Varo Money Chief Eyes Next Year for Bank Launch
San Francisco-based Varo Money just cleared a major hurdle in its pursuit to become a bank. Varo Bank N.A. received the preliminary green light from the Office of the Comptroller of the Currency (OCC) to form a de novo national bank. It brings Varo one step closer to becoming the maiden all-mobile national bank in the United States. It’s an exciting development for a fintech play, one that Varo CEO Colin Walsh calls a “game changer.”
“That the OCC is willing to move ahead with the application is very different from what they’ve done before. It marks the beginning of a whole new era in consumer banking,” Walsh told deBanked.
Indeed, the OCC has only issued two national bank approvals in nearly the past decade, the last one of which was a traditional branch-based bank. Varo, meanwhile, is anything but traditional, boasting a mobile, cloud and API-based offering.
“What stands out about the Varo team is we are very experienced and seasoned in banking and consumer technologies. We’ve spent most of our professional lives in the industry. It’s not like we’re trying to figure it out and learning on the job,” Walsh explained. As a result, when regulators peppered Varo with questions and scenarios, the team already knew how banking works.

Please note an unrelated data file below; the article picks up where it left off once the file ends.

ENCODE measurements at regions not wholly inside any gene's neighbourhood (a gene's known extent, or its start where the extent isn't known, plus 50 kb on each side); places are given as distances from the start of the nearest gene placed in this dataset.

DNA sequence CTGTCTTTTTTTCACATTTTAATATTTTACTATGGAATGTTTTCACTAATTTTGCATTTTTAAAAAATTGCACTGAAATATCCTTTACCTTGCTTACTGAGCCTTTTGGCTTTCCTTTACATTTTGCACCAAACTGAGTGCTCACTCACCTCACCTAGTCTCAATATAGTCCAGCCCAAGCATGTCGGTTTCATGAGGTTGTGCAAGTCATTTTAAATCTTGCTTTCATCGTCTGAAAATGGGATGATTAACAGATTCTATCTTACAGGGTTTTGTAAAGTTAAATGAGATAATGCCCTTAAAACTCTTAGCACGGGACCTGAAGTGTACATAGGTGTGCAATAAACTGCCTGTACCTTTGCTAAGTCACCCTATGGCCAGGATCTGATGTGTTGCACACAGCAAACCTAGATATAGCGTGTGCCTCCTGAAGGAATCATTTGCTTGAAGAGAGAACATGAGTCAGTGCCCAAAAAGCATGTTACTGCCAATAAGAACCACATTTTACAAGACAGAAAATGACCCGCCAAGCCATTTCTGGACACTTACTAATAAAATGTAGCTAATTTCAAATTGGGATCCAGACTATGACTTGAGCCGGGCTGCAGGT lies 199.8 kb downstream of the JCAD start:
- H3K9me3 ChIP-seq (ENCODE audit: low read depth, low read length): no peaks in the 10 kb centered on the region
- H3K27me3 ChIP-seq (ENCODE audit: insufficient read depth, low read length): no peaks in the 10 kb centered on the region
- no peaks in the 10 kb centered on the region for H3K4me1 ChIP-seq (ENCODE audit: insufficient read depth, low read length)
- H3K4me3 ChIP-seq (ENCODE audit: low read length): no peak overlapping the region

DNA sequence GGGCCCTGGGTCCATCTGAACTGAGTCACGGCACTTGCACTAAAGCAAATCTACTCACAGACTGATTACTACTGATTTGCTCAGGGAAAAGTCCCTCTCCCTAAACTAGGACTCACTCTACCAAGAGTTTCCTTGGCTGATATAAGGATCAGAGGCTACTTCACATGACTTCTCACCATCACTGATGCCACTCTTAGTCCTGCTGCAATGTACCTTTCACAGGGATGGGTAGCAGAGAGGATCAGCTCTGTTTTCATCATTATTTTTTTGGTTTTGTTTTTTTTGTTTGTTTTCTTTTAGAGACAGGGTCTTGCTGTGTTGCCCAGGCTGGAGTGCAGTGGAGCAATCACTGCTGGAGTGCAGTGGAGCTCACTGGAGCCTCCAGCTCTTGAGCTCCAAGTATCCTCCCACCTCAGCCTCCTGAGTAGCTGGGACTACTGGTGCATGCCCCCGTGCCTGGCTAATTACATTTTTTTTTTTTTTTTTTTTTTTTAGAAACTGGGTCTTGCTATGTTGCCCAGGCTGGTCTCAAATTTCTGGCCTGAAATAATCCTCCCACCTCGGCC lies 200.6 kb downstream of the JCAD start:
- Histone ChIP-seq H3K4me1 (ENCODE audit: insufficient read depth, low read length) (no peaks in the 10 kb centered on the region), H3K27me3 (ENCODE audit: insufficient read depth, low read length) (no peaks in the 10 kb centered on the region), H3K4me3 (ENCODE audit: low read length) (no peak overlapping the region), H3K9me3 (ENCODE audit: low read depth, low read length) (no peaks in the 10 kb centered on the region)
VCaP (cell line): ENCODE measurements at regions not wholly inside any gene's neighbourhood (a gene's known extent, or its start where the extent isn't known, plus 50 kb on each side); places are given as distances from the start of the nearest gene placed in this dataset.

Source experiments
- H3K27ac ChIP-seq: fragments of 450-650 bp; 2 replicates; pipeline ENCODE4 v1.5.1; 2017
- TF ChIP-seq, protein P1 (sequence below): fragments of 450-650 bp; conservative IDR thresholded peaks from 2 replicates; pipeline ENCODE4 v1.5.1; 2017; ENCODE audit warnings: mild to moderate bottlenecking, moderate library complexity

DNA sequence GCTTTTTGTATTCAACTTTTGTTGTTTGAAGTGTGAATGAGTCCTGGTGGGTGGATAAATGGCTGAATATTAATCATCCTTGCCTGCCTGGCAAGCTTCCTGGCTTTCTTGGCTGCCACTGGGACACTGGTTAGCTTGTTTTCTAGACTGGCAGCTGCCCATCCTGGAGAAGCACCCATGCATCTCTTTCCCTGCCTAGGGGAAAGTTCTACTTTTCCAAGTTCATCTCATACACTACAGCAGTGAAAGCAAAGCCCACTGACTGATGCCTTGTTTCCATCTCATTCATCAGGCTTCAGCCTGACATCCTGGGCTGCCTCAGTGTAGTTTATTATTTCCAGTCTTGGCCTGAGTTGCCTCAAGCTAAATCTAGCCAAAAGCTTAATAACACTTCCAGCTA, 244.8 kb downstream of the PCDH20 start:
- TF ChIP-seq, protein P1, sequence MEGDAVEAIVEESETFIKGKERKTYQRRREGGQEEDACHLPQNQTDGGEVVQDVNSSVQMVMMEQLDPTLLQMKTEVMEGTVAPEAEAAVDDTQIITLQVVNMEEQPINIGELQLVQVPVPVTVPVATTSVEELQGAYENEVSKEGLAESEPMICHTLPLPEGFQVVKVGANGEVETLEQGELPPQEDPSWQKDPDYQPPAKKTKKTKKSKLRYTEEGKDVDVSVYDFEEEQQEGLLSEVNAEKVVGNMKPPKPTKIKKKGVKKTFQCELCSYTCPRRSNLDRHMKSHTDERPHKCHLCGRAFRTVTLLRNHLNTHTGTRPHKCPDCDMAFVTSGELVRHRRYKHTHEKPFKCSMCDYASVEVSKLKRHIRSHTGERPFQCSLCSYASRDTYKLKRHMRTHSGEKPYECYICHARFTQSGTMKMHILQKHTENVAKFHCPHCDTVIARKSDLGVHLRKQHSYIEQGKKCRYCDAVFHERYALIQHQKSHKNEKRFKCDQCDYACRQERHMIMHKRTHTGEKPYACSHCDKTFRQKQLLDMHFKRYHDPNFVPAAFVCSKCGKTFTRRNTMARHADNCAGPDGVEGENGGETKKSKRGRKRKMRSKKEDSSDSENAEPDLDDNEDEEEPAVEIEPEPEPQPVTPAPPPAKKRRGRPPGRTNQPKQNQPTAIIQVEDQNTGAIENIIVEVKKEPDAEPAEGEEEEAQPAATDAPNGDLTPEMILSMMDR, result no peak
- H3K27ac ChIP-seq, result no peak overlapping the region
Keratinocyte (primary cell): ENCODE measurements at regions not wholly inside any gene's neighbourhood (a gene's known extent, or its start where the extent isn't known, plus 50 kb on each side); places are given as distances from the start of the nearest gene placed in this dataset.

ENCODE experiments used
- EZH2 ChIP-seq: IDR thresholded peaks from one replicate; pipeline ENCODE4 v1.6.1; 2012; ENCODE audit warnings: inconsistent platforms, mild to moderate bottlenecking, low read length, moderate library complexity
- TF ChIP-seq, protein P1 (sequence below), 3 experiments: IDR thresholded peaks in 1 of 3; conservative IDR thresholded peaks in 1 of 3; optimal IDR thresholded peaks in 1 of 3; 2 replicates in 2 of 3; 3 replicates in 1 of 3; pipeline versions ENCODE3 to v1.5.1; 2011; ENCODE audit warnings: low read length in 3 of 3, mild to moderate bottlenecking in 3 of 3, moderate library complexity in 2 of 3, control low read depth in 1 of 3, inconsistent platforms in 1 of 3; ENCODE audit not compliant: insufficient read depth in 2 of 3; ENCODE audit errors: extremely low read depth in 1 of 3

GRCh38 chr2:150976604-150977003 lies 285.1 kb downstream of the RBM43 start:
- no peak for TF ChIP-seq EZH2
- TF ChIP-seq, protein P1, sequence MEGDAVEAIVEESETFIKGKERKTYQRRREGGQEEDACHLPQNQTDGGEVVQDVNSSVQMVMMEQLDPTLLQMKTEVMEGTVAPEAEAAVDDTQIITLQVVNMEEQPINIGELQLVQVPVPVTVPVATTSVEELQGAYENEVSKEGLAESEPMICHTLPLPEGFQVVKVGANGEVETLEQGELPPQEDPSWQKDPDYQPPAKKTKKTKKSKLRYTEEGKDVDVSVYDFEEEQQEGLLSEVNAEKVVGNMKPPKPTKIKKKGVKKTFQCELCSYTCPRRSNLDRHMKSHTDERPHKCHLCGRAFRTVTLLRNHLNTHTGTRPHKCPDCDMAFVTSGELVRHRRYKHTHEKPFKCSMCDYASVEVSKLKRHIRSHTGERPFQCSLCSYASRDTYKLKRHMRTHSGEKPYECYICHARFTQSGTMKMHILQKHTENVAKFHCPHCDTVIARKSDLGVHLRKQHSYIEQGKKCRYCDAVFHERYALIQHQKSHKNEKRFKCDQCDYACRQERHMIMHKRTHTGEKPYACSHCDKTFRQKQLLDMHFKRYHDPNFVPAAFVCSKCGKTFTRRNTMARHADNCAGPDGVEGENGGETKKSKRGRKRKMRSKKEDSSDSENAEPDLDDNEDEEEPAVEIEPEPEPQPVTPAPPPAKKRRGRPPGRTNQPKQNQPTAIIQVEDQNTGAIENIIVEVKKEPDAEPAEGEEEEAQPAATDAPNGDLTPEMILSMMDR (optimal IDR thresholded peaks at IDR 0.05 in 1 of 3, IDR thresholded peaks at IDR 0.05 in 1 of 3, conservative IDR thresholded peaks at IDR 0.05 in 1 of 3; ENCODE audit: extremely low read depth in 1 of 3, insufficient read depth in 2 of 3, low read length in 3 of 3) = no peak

Now that Varo has the regulatory wind at its back, there’s no time like the present, and Walsh is the first to admit he’s got an “aggressive timeline.”
“Our plan is to open the bank within the next year … The pieces are falling into place now,” he said, pointing to lots of dialogue unfolding with the FDIC for deposit insurance and other components required to build a core banking system. One of the items at the top of the agenda is for Varo to separate from its sponsor bank, The Bancorp Bank, to become its own independent bank, something the fintech has been transaparent about since day one when it was founded in 2015.
Walsh described a competitive landscape of the massive $1.4 trillion banking market of which there are $750 billion of consumer deposits. It’s divided evenly, he explained, between nine major banks and 5,600 smaller banks. The nine banks continue to invest billions into new products and chasing customers. The long tail of smaller banks, meanwhile, “try to do the right thing, but many are sub-scale. They don’t have the technological advantages that some of the new players have,” Walsh said. Varo competes with all of them.
“We compete with the big guys, we compete with the long tail, we compete with fintechs. But with such a big market that has so many issues, it’s ripe for disruption,” said Walsh.Last modified: September 10, 2018